Alpha Radiolysis of Sorbed Water on Uranium Oxides and Uranium Oxyfluorides [electronic resource].
- Washington, D.C. : United States. Dept. of Energy, 2003. and Oak Ridge, Tenn. : Distributed by the Office of Scientific and Technical Information, U.S. Dept. of Energy
- Additional Creators:
- Oak Ridge National Laboratory, United States. Department of Energy, and United States. Department of Energy. Office of Scientific and Technical Information
- Restrictions on Access:
- Free-to-read Unrestricted online access
- The radiolysis of sorbed water and other impurities contained in actinide oxides has been the focus of a number of studies related to the establishment of criteria for the safe storage and transport of these materials. Gamma radiolysis studies have previously been performed on uranium oxides and oxyfluorides (UO3, U3O8, and UO2F2) to evaluate the long-term storage characteristics of 233U. This report describes a similar study for alpha radiolysis. Uranium oxides and oxyfluorides (with 238U as the surrogate for 233U) were subjected to relatively high alpha radiation doses (235 to 634 MGy) by doping with 244Cm. The typical irradiation time for these samples was about 1.5 years, which would be equivalent to more than 50 years irradiation by a 233U sample. Both dry and wet (up to 10 wt % water) samples were examined in an effort to identify the gas pressure and composition changes that occurred as a result of radiolysis. This study shows that several competing reactions occur during radiolysis, with the net effect that only very low pressures of hydrogen, nitrogen, and carbon dioxide are generated from the water, nitrate, and carbon impurities, respectively, associated with the oxides. In the absence of nitrate impurities, no pressures greater than 1000 torr are generated. Usually, however, the oxygen in the air atmosphere over the oxides is consumed with the corresponding oxidation of the uranium oxide. In the presence of up to 10 wt % water, the oxides first show a small pressure rise followed by a net decrease due to the oxygen consumption and the attainment of a steady-state pressure where the rate of generation of gaseous components is balanced by their recombination and/or consumption in the oxide phase. These results clearly demonstrate that alpha radiolysis of either wet or dry 233U oxides will not produce deleterious pressures or gaseous components that could compromise the long-term storage of these materials.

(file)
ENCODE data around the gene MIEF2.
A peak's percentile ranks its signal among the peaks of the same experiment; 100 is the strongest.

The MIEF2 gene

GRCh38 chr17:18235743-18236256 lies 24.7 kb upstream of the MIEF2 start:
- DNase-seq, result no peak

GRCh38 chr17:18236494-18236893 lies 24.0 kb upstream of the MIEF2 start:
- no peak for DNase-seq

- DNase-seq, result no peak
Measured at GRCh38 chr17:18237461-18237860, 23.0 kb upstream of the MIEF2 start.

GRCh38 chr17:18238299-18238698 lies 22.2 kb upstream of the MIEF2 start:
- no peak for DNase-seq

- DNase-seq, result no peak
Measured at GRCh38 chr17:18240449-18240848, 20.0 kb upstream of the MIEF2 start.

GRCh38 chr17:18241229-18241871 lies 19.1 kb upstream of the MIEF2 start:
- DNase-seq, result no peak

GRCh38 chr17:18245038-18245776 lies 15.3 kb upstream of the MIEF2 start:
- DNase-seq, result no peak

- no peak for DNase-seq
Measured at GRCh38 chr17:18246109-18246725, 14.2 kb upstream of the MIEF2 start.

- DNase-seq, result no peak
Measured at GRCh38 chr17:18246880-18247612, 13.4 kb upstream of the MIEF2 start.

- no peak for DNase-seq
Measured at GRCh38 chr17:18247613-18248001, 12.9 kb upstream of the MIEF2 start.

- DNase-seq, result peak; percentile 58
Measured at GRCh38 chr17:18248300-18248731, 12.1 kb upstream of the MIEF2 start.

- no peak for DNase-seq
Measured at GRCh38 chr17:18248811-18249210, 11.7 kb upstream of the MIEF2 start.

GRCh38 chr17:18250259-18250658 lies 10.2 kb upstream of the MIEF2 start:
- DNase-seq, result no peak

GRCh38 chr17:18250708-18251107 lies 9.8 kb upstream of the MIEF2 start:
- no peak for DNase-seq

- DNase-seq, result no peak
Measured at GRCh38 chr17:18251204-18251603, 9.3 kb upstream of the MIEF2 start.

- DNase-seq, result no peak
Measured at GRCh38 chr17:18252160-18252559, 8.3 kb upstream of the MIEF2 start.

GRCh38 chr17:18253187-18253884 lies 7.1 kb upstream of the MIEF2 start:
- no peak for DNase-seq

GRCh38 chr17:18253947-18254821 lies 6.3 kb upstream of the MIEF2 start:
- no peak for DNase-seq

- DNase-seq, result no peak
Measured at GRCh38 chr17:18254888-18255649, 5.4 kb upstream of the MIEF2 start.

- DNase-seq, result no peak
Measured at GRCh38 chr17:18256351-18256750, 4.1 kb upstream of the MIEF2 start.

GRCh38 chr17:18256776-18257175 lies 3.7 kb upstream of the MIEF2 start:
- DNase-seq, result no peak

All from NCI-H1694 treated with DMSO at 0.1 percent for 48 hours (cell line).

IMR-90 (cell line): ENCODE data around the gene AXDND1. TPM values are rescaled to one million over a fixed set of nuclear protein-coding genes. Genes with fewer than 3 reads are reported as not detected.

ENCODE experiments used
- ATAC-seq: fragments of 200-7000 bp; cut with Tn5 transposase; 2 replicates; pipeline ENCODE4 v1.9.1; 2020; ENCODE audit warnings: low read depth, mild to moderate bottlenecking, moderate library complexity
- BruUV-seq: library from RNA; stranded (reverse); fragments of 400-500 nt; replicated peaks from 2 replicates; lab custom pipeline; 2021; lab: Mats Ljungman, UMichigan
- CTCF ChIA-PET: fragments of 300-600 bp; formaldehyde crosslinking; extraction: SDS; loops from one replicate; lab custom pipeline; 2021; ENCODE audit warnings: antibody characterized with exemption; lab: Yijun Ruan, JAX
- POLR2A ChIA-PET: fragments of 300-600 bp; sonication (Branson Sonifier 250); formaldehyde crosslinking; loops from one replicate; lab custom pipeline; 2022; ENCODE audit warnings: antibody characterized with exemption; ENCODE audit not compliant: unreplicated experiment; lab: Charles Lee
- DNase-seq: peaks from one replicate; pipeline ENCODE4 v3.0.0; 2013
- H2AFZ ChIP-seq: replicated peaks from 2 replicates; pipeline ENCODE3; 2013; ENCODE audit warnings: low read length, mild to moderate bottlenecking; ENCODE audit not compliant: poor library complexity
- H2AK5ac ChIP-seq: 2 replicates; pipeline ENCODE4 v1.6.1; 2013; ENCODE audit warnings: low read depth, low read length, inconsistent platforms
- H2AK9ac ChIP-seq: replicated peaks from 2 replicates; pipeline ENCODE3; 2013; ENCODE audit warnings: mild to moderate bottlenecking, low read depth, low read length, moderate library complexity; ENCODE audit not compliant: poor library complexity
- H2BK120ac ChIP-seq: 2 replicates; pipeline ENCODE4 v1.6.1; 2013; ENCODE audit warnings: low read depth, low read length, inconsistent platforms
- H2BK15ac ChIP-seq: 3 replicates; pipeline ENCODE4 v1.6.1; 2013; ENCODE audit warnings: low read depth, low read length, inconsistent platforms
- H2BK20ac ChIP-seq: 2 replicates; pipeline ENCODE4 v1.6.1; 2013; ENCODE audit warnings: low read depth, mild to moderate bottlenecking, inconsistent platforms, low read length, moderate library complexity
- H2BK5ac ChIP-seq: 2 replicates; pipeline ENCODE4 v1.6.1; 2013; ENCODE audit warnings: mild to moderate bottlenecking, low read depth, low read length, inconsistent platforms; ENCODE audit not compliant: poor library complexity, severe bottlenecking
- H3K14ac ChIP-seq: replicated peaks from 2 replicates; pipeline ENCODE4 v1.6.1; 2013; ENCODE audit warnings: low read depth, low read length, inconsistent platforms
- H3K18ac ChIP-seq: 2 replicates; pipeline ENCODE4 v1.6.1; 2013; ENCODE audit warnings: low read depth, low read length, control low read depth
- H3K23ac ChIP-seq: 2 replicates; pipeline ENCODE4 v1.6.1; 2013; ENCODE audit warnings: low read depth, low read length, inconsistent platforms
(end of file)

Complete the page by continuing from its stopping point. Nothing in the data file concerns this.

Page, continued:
- Published through SciTech Connect., 09/10/2003., "ornl/tm-2003/172", and Icenhour, A.S.
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